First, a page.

8. Do more “big girl” paperwork. Help with taxes, mortgage. Create and maintain a budget.
  9. Curate my wardrobe. Nicer shoes. Sleeker shirts. Increase professionalism.
  10. Pray more.
  11. Communicate. Makes more calls. Skype more. Remember birthdays. Friends, family, acquaintances.
  12. Eat what I love. Indulge in complicated dishes. Fill the pantry with my favorites.
  13. Bake a perfect loaf of bread.
  14. Handle my anxiety. Journal. Talk. Breathe. Fight back. Stay positive. Remember to smile.
  15. Work toward my dream. Get my sub license. Assistant teach. Stay sharp. Find a mentor.

The Uniform

I don’t mind having a uniform look. In the cold weather, it’s a long sleeved shirt, slim pants, boots, and a scarf. Really, it’s almost too common, but I try to add edge to it. Today, I tucked black jeans into brown boots and I clashed my maroon sweater with a rich blue, tasseled scarf.


Now I’m off to go choose a different outfit. I just smeared my sleeve in cinnamon roll frosting.

From the Browse

I’ve been browsing the internet for a whole plethora of things. The realization that I go back to school for my last semester in just three weeks has put me in a mood of self-improvement, bucket listing, and planning. I’m not only moving my life one last time, but I’m also leaving the household that, for all intensive purposes, I have been running since I got home from Tanzania. There will be voids to be filled, at least for the next four months until I come home for good.

For planning my fall and winter wardrobe, I’ve enjoyed the content from Caroline at Un-fancy. I’ll be working through her capsule wardrobe planning guides before I go back, although at this point I’ve been so spartan in my wardrobe culling that the best of the best remains. Even if you are like me and at this stage of wardrobe planning, there is nothing like going through this little guide to really feel like a curator. My posture improves just thinking about it.

Angela at Wool and Wanderlust makes me want to do all sorts of things. Photograph, bake, picnic, have lots of children, wear black eyeliner.

I can’t wait for Jennifer L. Scott’s new book At Home With Madame Chic to come out. Right now I’m reading through Lessons with Madame Chic (again) and it’s lovely as usual. I may write a “Lessons from Mama Africa”, would you like that?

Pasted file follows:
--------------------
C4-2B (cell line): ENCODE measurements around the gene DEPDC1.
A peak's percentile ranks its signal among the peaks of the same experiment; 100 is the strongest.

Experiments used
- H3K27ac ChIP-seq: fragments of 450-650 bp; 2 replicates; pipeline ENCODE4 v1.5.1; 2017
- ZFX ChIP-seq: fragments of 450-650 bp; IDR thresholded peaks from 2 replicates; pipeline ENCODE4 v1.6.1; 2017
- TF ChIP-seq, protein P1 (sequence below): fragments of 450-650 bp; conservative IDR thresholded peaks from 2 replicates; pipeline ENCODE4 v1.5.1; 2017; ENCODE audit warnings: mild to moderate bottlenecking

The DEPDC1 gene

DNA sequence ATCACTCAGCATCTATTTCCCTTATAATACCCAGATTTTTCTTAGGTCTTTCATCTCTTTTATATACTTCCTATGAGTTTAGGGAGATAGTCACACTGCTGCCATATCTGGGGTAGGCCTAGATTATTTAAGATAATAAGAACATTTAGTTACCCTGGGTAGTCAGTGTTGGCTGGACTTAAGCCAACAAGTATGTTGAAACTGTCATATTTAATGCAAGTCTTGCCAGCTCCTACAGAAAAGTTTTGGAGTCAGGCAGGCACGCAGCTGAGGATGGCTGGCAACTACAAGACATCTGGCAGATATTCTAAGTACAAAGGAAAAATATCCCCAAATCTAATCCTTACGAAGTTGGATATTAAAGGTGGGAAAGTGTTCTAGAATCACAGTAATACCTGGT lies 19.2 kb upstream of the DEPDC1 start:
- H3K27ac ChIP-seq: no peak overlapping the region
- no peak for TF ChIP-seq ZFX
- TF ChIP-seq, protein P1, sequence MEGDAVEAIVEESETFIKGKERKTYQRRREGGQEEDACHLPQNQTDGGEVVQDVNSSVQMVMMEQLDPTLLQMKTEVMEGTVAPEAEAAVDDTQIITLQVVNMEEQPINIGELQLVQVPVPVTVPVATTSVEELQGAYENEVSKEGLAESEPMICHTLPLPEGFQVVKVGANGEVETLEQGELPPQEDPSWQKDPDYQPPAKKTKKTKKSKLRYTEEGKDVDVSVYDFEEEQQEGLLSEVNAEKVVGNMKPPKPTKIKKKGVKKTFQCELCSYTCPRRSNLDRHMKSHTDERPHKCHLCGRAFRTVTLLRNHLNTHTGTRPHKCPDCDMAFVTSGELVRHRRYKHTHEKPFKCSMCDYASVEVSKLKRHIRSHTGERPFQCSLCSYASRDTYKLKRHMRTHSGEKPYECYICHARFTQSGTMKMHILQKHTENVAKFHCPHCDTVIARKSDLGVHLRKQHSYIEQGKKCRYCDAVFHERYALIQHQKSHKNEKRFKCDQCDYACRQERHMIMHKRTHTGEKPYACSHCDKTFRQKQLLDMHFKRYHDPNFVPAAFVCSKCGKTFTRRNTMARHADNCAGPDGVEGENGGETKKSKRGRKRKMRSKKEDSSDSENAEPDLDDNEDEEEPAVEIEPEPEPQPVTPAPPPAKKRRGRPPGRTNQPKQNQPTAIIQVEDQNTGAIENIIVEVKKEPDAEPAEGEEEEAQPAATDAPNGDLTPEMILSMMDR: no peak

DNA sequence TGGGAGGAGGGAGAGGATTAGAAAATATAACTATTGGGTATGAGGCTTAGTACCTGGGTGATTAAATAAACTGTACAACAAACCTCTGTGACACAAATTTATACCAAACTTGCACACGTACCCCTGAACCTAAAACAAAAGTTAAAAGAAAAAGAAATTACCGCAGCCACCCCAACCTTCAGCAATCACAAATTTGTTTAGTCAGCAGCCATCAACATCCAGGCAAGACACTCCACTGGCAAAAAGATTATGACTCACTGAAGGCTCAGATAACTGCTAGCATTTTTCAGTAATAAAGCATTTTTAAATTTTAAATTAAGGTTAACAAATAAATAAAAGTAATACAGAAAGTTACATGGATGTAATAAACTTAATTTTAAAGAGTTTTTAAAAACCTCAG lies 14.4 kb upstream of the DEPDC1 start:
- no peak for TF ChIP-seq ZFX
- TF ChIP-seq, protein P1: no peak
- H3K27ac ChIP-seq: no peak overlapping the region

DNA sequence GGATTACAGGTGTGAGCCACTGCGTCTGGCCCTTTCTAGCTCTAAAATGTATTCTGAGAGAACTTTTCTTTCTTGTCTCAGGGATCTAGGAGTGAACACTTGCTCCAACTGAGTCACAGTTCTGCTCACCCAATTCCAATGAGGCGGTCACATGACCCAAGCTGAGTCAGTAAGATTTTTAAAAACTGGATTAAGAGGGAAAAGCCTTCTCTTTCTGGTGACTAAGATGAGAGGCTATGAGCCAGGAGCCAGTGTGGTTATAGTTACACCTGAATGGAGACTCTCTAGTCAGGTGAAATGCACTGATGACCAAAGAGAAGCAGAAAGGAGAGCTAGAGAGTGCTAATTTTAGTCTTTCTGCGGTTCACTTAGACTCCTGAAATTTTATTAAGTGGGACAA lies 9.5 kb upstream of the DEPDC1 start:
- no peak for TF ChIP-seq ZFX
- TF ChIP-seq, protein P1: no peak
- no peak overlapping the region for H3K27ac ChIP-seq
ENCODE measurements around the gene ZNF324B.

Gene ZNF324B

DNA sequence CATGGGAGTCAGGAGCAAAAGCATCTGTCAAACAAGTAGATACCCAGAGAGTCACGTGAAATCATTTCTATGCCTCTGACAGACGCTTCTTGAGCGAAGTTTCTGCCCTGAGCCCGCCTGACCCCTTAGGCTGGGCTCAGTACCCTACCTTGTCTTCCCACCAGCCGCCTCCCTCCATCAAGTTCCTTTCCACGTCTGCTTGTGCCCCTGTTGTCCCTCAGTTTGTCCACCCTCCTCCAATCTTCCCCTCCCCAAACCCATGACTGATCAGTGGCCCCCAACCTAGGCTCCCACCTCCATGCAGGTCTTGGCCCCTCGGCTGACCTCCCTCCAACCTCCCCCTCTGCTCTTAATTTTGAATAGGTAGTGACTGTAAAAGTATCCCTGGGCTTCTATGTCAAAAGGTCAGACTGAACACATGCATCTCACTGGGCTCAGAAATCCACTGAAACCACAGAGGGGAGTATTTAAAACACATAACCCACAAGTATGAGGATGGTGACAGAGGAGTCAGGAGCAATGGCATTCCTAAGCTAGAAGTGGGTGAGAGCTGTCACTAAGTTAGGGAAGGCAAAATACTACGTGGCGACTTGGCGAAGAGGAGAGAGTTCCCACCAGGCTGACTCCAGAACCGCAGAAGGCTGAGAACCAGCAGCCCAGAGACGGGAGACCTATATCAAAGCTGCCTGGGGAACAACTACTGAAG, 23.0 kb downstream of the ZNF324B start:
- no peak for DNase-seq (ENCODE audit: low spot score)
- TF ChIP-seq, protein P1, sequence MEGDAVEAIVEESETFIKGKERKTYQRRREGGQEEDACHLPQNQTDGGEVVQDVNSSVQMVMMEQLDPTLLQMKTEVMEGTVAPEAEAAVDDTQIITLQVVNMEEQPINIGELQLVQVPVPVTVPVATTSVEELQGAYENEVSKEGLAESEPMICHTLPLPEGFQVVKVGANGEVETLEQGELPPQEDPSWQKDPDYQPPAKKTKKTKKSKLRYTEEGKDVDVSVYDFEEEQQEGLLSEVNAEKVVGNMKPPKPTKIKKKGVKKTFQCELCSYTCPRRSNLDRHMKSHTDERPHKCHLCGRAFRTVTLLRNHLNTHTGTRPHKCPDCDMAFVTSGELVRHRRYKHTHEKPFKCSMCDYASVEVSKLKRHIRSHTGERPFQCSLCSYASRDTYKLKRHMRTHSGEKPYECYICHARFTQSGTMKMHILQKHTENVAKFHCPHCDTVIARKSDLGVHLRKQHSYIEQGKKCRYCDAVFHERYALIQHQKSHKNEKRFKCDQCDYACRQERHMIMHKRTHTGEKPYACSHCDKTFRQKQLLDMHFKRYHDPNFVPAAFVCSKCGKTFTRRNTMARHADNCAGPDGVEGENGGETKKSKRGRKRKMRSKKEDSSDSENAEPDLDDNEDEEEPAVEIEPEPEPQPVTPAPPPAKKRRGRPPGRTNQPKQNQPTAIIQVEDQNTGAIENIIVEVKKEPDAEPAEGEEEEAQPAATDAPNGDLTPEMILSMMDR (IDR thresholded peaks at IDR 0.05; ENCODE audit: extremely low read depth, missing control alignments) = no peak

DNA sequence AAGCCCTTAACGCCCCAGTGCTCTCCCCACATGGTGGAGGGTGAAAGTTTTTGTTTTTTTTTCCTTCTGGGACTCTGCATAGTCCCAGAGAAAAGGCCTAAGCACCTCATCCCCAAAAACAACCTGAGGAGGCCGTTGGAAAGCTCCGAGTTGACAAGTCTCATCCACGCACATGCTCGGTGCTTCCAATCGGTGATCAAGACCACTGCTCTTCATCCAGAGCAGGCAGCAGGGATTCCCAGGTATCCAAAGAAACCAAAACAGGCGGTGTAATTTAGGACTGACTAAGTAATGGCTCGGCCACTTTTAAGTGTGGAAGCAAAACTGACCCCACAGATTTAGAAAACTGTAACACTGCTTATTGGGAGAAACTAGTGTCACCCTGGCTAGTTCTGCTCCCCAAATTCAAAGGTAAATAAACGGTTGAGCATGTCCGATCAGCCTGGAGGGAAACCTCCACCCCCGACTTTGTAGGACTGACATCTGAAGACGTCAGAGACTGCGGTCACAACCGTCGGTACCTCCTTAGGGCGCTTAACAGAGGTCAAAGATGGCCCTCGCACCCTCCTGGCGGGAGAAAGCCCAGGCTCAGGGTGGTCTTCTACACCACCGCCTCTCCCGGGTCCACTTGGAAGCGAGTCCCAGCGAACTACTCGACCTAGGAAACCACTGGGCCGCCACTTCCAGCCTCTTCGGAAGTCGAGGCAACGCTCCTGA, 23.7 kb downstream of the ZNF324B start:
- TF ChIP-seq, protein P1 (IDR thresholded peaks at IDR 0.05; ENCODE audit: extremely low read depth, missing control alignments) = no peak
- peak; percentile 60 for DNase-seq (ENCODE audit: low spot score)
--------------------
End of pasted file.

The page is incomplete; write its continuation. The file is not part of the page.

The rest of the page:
Humbling of humbles. The Pacer app has informed me that I have only been active for 46 minutes today and I have only just walked 5000 paces despite a 40 minute jaunt after lunch. On the bright side, the counter makes me want to get up and do chores.

I’m going to go stay on my feet for a bit before I do some marathon knitting. My hemlock ring blanket is in the last third of its bind-off and all I can think is “this had better block out” because it’s rumpling like a dried up octopus. I want to finish the Seaglass Shell before I go back to school because I think I’ll be able to wear it for another month. At school, I’ll work on Christmas knitting. Last month (Christmas in July), I knit 2 1/2 socks and conquered some personal colorwork demons.

The First Mile

I went for a run today. The first one since I’ve come back from a runless four months in Tanzania. While I did get to do a lot of walking, April was an especially sedentary month. So today, everything was looking really perfect because it wasn’t snowing or raining. I walked for five minutes and then started to run. My legs protested immediately as if I had concrete in my shoes. The bargaining stage of running began soon after: “Just do five minutes.” “Look! A downhill!” “You can make it to the next street”. When it was all done, I was out for 1.8 miles and I had run 1.2 of that. My form fell back into line, my lungs strained gloriously to grab at the thin air, and as I walked downhill for my cooldown, I felt a little bit more back to normal. Getting over two inches of hair chopped off helped with that too.

So now I’m wrapping up an afternoon of unpacking and settling in. As soon as I got home from Tanzania, I had to start moving things out of my parent’s house. And that’s been hard too, because I’ve been living with the same 100 items or so for the past four months and doing just fine. So coming back to households in transition has been a challenge. In Tanzania, I wore stinky tired clothes and I lived in the present. I have a small paper trail of half-finished notebooks and a bunch of pictures. Bas. But now I have to meet with a paper trail I’ve been keeping my whole life, things like my father’s stamp collection, sketches I did between AP Art projects, my prom dresses.

I’m not too worried, though. I’ll curate my personal history the same way I run. One mile at a time.